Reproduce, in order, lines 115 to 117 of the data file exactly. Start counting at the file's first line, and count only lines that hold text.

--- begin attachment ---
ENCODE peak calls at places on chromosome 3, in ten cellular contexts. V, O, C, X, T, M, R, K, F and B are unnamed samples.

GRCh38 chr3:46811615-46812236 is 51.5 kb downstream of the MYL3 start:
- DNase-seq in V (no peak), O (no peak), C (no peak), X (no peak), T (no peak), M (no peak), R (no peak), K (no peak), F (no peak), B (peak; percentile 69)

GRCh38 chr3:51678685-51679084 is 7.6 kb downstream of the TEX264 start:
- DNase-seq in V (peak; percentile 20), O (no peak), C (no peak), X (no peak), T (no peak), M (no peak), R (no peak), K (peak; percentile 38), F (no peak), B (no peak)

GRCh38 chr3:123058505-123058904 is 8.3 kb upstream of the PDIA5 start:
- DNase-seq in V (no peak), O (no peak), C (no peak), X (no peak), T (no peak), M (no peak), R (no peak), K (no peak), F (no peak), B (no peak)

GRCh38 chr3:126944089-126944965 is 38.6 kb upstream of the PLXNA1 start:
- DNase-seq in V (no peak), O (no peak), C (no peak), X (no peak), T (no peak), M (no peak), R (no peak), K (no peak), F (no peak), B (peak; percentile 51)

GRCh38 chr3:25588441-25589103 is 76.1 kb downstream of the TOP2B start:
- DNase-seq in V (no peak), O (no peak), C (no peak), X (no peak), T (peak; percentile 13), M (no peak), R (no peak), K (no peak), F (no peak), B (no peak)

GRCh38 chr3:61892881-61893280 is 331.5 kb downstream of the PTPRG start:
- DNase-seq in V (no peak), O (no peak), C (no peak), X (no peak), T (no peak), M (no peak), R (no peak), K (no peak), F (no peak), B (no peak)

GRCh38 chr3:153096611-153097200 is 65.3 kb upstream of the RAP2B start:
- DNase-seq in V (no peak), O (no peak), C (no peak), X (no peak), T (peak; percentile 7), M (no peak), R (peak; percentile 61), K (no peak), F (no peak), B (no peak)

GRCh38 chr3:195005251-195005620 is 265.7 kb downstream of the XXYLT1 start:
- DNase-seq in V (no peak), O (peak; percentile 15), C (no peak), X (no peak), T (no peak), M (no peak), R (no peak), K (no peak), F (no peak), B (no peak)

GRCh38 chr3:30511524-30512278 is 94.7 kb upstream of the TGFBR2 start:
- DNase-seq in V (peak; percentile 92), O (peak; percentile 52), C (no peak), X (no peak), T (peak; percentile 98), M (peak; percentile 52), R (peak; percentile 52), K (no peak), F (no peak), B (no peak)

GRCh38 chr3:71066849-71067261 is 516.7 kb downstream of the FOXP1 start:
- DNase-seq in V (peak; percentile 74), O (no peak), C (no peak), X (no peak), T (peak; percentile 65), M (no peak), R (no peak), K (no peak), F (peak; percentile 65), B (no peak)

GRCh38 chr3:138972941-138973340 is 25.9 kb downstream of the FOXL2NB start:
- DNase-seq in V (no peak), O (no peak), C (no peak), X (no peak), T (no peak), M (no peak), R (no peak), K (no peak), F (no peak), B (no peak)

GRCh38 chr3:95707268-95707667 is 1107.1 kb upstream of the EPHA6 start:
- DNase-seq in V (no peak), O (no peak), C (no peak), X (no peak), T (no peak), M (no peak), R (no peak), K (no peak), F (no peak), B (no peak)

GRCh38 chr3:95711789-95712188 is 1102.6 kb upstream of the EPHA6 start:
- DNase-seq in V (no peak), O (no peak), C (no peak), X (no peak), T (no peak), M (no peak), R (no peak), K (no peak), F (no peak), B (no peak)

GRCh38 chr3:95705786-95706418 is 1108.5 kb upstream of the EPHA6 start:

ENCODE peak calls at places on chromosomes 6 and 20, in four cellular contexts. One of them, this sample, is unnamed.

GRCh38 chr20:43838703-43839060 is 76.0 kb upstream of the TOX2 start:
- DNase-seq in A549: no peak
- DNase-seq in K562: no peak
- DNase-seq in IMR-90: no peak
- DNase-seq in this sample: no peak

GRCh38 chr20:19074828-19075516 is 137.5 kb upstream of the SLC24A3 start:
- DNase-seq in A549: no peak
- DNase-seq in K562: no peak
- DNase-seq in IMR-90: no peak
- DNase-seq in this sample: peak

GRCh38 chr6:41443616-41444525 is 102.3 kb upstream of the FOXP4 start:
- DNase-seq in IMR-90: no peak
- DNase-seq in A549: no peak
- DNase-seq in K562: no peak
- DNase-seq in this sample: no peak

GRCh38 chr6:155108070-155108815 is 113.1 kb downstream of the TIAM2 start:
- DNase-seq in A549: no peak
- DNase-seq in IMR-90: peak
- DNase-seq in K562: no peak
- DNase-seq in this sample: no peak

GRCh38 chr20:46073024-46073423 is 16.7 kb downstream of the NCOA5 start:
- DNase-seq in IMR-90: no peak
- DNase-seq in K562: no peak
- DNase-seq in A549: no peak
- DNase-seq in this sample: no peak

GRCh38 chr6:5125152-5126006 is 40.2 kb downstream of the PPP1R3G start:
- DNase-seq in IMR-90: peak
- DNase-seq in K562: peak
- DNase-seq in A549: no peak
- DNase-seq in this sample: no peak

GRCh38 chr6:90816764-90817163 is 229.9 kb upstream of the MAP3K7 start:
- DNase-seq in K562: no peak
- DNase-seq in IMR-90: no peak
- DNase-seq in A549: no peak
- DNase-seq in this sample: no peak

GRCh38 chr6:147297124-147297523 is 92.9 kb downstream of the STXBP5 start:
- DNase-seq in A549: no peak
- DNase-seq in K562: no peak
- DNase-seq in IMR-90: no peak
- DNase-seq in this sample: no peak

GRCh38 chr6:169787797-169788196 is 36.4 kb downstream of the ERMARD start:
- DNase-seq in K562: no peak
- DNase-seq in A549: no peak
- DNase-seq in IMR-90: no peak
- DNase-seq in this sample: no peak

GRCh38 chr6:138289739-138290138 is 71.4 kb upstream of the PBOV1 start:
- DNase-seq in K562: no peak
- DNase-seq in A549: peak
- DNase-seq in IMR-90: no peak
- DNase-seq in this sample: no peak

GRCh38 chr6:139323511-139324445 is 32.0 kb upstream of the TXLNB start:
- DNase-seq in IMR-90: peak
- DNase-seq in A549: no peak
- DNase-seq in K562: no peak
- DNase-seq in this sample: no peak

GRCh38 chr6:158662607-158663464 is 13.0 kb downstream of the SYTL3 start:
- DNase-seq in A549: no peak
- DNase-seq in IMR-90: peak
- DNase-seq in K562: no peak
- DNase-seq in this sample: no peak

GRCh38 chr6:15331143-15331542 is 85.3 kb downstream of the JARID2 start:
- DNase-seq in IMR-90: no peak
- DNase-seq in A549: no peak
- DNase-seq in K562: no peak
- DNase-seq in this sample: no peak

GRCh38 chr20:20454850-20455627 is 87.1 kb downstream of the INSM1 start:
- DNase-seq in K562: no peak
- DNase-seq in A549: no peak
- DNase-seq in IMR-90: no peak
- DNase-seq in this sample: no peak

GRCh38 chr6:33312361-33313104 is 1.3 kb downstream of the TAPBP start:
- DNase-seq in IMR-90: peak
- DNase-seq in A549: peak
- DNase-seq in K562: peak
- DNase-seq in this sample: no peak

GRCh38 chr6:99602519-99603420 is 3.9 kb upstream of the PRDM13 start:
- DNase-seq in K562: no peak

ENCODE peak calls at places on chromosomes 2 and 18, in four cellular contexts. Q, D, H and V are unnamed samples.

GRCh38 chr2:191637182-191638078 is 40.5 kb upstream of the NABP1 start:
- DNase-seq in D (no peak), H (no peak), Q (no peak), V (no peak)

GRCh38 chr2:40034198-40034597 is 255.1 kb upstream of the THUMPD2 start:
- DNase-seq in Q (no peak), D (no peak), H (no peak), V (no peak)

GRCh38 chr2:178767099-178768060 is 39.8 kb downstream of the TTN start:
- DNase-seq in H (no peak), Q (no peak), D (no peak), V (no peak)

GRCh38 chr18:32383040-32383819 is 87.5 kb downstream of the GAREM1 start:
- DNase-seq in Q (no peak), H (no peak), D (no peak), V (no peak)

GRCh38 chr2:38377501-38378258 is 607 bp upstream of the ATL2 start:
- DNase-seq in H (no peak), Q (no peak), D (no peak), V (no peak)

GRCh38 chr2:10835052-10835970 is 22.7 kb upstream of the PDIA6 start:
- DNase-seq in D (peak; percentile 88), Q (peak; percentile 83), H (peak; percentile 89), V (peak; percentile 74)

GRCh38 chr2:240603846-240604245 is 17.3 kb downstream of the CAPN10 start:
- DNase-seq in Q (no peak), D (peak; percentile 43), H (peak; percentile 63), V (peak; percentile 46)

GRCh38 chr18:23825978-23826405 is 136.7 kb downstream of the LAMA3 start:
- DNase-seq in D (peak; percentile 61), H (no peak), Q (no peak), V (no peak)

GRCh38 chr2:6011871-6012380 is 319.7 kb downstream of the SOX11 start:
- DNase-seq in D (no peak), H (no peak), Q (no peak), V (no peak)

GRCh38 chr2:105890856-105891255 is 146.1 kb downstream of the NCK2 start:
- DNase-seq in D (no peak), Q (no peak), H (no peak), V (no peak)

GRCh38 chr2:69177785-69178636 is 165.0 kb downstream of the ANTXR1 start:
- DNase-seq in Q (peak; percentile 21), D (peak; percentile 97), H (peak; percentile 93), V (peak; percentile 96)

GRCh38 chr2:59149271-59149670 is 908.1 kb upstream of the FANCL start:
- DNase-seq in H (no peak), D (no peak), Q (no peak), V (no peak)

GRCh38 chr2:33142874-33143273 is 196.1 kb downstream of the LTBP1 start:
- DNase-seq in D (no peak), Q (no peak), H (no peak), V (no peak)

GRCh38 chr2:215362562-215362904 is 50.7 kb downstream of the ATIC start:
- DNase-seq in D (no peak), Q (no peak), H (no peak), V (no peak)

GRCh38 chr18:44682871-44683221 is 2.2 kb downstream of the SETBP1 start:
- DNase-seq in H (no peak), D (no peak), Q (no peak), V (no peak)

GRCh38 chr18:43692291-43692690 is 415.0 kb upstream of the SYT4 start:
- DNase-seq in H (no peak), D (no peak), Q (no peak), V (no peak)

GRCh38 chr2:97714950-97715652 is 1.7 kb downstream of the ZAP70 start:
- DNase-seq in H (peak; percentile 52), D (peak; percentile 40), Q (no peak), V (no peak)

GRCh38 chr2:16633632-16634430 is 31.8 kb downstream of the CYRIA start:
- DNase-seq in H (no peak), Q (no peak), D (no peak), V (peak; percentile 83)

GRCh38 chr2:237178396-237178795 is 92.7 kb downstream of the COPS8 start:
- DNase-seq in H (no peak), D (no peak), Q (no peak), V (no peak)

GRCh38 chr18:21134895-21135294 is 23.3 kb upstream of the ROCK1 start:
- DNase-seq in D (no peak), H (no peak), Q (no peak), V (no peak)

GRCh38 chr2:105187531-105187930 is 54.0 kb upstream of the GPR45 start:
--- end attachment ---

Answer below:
- DNase-seq in Q (no peak), H (no peak), D (no peak), V (no peak)

GRCh38 chr2:38377501-38378258 is 607 bp upstream of the ATL2 start:
- DNase-seq in H (no peak), Q (no peak), D (no peak), V (no peak)